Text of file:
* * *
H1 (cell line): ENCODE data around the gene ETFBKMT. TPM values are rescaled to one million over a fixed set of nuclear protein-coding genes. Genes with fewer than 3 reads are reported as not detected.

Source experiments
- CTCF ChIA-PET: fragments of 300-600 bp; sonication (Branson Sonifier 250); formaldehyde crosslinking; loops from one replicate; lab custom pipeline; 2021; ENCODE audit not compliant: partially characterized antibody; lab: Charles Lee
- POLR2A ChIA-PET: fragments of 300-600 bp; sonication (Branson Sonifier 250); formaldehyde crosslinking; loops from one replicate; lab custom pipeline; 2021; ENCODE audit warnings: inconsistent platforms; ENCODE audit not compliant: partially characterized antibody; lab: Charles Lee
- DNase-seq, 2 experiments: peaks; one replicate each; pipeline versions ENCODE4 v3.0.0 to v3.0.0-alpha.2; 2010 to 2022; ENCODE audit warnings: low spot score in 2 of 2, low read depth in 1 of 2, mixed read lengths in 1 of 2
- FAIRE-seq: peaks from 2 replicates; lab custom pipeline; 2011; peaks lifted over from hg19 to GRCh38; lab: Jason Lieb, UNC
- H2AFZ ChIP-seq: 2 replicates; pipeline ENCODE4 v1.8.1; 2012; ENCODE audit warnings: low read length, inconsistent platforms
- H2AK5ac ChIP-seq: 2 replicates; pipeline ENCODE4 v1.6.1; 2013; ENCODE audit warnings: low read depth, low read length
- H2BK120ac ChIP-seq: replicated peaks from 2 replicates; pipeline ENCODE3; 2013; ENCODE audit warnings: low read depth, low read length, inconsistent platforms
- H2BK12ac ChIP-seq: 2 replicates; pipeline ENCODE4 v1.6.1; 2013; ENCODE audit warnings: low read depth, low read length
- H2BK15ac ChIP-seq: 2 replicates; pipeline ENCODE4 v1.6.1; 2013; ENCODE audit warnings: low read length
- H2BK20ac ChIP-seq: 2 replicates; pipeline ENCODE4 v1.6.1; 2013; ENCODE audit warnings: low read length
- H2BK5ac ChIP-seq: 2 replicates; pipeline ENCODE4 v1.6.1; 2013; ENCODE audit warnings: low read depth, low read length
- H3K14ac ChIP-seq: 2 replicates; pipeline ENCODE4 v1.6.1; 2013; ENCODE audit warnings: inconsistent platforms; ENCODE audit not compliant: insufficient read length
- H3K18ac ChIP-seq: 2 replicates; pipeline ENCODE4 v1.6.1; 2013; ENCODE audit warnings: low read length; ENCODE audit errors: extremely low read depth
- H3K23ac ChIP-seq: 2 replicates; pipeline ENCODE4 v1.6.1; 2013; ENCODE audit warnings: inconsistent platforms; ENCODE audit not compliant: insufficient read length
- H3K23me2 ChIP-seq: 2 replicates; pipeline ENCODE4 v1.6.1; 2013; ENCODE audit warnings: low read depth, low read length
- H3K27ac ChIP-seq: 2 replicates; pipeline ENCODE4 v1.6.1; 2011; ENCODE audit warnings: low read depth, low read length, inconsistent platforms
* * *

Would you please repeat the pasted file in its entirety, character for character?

H1 (cell line): ENCODE data around the gene ETFBKMT. TPM values are rescaled to one million over a fixed set of nuclear protein-coding genes. Genes with fewer than 3 reads are reported as not detected.

Source experiments
- CTCF ChIA-PET: fragments of 300-600 bp; sonication (Branson Sonifier 250); formaldehyde crosslinking; loops from one replicate; lab custom pipeline; 2021; ENCODE audit not compliant: partially characterized antibody; lab: Charles Lee
- POLR2A ChIA-PET: fragments of 300-600 bp; sonication (Branson Sonifier 250); formaldehyde crosslinking; loops from one replicate; lab custom pipeline; 2021; ENCODE audit warnings: inconsistent platforms; ENCODE audit not compliant: partially characterized antibody; lab: Charles Lee
- DNase-seq, 2 experiments: peaks; one replicate each; pipeline versions ENCODE4 v3.0.0 to v3.0.0-alpha.2; 2010 to 2022; ENCODE audit warnings: low spot score in 2 of 2, low read depth in 1 of 2, mixed read lengths in 1 of 2
- FAIRE-seq: peaks from 2 replicates; lab custom pipeline; 2011; peaks lifted over from hg19 to GRCh38; lab: Jason Lieb, UNC
- H2AFZ ChIP-seq: 2 replicates; pipeline ENCODE4 v1.8.1; 2012; ENCODE audit warnings: low read length, inconsistent platforms
- H2AK5ac ChIP-seq: 2 replicates; pipeline ENCODE4 v1.6.1; 2013; ENCODE audit warnings: low read depth, low read length
- H2BK120ac ChIP-seq: replicated peaks from 2 replicates; pipeline ENCODE3; 2013; ENCODE audit warnings: low read depth, low read length, inconsistent platforms
- H2BK12ac ChIP-seq: 2 replicates; pipeline ENCODE4 v1.6.1; 2013; ENCODE audit warnings: low read depth, low read length
- H2BK15ac ChIP-seq: 2 replicates; pipeline ENCODE4 v1.6.1; 2013; ENCODE audit warnings: low read length
- H2BK20ac ChIP-seq: 2 replicates; pipeline ENCODE4 v1.6.1; 2013; ENCODE audit warnings: low read length
- H2BK5ac ChIP-seq: 2 replicates; pipeline ENCODE4 v1.6.1; 2013; ENCODE audit warnings: low read depth, low read length
- H3K14ac ChIP-seq: 2 replicates; pipeline ENCODE4 v1.6.1; 2013; ENCODE audit warnings: inconsistent platforms; ENCODE audit not compliant: insufficient read length
- H3K18ac ChIP-seq: 2 replicates; pipeline ENCODE4 v1.6.1; 2013; ENCODE audit warnings: low read length; ENCODE audit errors: extremely low read depth
- H3K23ac ChIP-seq: 2 replicates; pipeline ENCODE4 v1.6.1; 2013; ENCODE audit warnings: inconsistent platforms; ENCODE audit not compliant: insufficient read length
- H3K23me2 ChIP-seq: 2 replicates; pipeline ENCODE4 v1.6.1; 2013; ENCODE audit warnings: low read depth, low read length
- H3K27ac ChIP-seq: 2 replicates; pipeline ENCODE4 v1.6.1; 2011; ENCODE audit warnings: low read depth, low read length, inconsistent platforms